"Adrian and I have decided that if our families don't get off our backs, we're going to chuck it all and have ourselves a nice, old-fashioned Druid marriage ceremony. That should shut both sides up. But enough about me-what's new with you? We haven't seen each other since your opening night at the gallery."
"It was also the closing night," I reminded her. "And now the gallery owner is suing me for breach of contract because I ordered my artwork to march out during the show."
"Please!" Vanessa groaned, rolling her eyes in disgust. "Derrick Templeton should get down and kiss your feet! The art scenesters are still talking about that show-when's the last time that gallery of his stirred up that kind of interest?"
"Yeah, it got everyone talking all right," I replied with a sigh. "Now they think my work's enchanted-no respectable art dealer will represent me."
"Screw respectability. I've found it to be highly overrated. All that matters, Tate, is that you're an amazing sculptor. Anyone with one eye in their head can see that. Just keep doing what you're doing, and the right people will find you."
"That's what I keep telling myself, Nessie," I said. "But I'm starting to wonder if I have what it takes to gut it out."
"Are you kidding me? You're the bravest woman I know! You'd have to be,t s have t to agree to be my maid of honor!"
"I never would have taken you as a flatterer," I said with a laugh.
To my surprise, Vanessa's demeanor suddenly became very serious. "Don't laugh. I am being one hundred percent irony-free. I don't know anyone else who would have gone to the lengths you did to help a friend in trouble."
"What else could I do?" I shrugged, humbled by the unexpected praise. "I couldn't stand by and let Boss Marz put that poor kid to death."
"What are they going to do with that creep, anyway?"
"Right now they've got him locked up in the Tombs, awaiting trial on a number of charges. What's left of his gang is lying low for the time being, thank goodness."
"And how's your teenaged were-cat?"
"Lukas is doing great. He's got a job as a delivery boy for Dr. Mao's apothecary shop. Between work and his girlfriend, he doesn't hang around the boardinghouse that much. He's assimilating into Golgotham a lot faster than I am. Not that Hexe and I mind-we appreciate the privacy right now."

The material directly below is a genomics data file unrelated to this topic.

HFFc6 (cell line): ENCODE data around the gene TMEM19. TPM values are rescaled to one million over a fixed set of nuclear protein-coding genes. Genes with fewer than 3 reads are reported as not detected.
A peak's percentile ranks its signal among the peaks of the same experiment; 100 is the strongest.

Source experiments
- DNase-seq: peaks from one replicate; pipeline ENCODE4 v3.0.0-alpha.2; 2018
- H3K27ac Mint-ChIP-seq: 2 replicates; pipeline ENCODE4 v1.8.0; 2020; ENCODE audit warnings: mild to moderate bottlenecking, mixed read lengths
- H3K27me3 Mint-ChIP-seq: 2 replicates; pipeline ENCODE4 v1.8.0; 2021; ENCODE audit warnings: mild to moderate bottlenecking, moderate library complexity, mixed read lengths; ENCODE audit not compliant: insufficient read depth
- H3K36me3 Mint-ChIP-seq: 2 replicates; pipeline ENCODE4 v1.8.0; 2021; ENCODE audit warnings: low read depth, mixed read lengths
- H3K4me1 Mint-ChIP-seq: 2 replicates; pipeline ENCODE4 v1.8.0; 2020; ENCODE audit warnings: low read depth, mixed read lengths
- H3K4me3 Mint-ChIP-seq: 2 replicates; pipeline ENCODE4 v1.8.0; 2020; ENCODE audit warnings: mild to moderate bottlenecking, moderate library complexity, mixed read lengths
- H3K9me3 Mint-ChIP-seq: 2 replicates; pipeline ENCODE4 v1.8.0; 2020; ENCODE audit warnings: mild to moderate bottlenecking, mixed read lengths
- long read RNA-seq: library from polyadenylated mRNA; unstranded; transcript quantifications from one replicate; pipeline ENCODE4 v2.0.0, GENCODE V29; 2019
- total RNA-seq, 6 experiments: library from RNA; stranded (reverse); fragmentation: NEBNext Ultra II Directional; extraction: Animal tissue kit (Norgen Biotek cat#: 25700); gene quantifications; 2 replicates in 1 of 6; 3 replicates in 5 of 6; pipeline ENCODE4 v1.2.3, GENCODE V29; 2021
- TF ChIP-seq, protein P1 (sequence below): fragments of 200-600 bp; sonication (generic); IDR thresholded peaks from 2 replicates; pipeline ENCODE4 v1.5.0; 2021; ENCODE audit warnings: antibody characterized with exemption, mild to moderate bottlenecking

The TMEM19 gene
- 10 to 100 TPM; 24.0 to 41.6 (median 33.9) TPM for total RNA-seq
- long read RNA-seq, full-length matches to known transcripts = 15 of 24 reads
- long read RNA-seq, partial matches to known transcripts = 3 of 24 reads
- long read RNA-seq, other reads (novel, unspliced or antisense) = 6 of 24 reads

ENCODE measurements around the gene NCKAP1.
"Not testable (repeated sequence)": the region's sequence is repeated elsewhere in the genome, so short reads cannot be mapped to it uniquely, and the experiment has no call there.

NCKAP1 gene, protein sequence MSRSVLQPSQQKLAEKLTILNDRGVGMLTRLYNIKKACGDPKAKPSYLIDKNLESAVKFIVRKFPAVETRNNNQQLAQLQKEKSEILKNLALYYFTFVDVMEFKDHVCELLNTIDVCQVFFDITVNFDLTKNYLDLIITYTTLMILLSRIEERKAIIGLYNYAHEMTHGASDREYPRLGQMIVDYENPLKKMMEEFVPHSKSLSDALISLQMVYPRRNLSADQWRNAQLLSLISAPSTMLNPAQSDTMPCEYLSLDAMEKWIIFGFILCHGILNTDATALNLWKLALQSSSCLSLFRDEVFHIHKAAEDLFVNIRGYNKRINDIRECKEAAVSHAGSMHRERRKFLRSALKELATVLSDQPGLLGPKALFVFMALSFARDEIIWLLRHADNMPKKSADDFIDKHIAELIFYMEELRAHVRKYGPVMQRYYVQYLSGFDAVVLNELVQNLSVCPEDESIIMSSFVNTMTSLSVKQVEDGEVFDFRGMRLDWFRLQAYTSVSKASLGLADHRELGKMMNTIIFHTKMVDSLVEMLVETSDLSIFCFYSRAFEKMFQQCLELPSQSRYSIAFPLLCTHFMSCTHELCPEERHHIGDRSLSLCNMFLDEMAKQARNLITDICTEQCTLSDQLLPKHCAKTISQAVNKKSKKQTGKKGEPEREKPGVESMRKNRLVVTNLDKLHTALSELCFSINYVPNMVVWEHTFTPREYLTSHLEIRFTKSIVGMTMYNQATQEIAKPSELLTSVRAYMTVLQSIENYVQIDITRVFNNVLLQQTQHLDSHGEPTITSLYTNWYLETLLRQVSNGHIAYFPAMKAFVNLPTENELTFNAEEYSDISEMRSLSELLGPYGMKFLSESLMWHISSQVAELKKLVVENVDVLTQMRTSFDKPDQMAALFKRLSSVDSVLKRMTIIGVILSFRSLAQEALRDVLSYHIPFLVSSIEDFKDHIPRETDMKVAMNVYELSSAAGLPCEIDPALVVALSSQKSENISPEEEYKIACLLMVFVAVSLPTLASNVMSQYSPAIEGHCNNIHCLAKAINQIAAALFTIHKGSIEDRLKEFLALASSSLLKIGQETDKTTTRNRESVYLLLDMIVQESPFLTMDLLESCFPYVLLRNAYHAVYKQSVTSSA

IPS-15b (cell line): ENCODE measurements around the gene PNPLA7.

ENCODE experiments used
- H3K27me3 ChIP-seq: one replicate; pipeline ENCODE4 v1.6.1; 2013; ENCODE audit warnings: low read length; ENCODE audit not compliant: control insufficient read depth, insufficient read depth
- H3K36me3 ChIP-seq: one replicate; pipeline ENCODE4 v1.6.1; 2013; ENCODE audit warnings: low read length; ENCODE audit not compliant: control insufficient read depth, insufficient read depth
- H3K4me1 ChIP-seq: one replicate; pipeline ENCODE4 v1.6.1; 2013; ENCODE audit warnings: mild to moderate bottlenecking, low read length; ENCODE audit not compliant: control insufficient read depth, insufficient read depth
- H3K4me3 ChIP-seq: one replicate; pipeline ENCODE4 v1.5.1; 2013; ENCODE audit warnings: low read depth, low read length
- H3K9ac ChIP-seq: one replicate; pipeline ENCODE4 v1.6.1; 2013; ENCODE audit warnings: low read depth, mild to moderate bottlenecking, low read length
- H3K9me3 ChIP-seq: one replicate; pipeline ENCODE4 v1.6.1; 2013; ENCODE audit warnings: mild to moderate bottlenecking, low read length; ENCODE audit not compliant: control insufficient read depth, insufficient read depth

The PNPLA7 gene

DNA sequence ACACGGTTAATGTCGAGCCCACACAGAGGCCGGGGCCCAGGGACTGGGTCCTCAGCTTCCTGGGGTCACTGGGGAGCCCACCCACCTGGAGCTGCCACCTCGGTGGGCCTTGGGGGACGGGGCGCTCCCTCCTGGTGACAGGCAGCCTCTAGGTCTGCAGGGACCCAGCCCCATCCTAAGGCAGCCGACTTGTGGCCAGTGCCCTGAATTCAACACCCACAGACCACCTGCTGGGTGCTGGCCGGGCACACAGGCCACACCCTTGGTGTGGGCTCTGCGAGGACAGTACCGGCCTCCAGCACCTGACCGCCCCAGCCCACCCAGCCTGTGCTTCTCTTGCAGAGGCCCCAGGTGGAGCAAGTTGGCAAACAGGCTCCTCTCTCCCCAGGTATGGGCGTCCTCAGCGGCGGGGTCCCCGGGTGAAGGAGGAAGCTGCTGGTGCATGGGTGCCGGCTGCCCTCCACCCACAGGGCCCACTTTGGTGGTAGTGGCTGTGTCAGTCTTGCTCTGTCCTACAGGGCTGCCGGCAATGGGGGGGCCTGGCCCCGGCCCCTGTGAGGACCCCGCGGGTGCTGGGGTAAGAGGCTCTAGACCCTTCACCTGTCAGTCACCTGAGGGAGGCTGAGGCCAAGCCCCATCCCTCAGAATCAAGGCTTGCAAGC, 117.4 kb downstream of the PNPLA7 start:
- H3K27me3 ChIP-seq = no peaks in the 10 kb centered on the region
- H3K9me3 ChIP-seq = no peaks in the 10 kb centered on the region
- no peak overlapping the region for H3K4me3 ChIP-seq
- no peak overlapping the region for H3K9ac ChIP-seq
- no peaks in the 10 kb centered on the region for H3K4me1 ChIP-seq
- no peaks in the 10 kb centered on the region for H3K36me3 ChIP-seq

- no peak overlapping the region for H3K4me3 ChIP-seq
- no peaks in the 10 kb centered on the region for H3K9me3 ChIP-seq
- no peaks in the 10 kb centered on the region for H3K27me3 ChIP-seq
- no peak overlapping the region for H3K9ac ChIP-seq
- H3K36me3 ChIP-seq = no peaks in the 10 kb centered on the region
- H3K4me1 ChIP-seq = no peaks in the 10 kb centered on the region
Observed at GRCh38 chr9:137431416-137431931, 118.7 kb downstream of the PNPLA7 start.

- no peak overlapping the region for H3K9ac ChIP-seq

Vanessa arched an eyebrow. "So you finally made the move on your magic man, eh?"
"Yeah. It's been a couple of weeks since we took our relationship to the next level," I said, blushing slightly.
"Oooh, I like how you phrased that. It sounds a lot classier than 'since we started screwing like weasels.'" A look of alarm crossed her face. "Have you told Mrs. E?"
"Of course not!" I replied. "I may be eccentric, but I'm not crazy enough to tell my mother I'm romantically involved with a Kymeran."
"What about Hexe? Does he have family?"
"Yes, he has family," I replied evenly. Although I have to admit that if anyone besides Nessie had asked me that question, I probably would have been pissed. "He wasn't hatched from an egg! In fact, I've already met his mother."
"Really? What's she like? Does she rhyme with 'witch,' too?"
"No, thank goodness. She's actually very nice. I've only met her once, but I like her. Her brother's another story, though." I automatically frowned as I thought about Hexe's dreaded uncle. "He blames me for Golgotham becoming the new hipster hot spot, thanks to that photo-essay in the Sunday Herald."
"But those were Bartho's photographs-you had nothing to do with that!"
"It doesn't matter. As far as Uncle Esau is concerned, all humans are one and the same. However, I am responsible for Bartho deciding to move to Golgotham."
"Ah-so you are guilty!"
"Afraid so. Behold! I am Tate, Destroyer of Worlds," I said, lifting my margarita in a mock toast.